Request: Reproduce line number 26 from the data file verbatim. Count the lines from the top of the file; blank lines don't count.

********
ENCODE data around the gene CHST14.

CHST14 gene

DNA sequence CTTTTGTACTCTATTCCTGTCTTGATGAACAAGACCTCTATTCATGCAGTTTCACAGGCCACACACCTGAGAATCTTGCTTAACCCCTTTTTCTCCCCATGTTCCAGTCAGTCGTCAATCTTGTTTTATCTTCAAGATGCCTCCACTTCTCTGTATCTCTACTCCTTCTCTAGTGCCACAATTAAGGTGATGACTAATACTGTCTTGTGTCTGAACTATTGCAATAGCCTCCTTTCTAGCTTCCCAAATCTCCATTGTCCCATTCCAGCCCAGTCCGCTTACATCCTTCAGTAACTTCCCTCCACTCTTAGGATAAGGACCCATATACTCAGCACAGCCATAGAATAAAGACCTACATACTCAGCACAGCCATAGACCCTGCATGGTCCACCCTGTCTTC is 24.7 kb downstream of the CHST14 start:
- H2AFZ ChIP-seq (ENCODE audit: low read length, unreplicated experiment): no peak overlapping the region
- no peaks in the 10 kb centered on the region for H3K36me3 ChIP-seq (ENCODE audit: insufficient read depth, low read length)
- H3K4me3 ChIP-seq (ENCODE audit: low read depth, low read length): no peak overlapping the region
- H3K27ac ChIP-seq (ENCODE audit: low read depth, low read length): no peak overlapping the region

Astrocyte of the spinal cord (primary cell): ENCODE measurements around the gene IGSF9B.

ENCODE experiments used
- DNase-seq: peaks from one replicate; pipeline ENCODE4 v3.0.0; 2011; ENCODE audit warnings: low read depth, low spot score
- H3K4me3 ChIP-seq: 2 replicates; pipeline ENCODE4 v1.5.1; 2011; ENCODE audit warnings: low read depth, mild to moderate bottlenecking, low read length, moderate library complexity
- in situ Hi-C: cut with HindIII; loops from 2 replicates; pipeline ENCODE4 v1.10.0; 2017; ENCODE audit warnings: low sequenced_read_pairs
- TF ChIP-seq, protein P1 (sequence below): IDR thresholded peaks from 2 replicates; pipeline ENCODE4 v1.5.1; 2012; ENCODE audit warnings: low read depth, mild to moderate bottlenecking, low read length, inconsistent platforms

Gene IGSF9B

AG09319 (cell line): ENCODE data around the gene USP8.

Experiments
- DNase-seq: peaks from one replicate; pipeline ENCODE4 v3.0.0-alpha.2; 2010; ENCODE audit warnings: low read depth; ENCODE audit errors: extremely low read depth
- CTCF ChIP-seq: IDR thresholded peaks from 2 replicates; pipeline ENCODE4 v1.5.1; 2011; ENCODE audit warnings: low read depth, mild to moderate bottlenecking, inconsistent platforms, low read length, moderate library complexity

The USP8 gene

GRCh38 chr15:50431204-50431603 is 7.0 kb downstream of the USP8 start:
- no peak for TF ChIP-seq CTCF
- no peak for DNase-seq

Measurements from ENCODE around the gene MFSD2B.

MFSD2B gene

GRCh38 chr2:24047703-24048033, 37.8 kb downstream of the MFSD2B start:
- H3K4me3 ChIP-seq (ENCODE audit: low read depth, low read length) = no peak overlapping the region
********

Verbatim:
- H3K4me3 ChIP-seq (ENCODE audit: low read depth, low read length) = no peak overlapping the region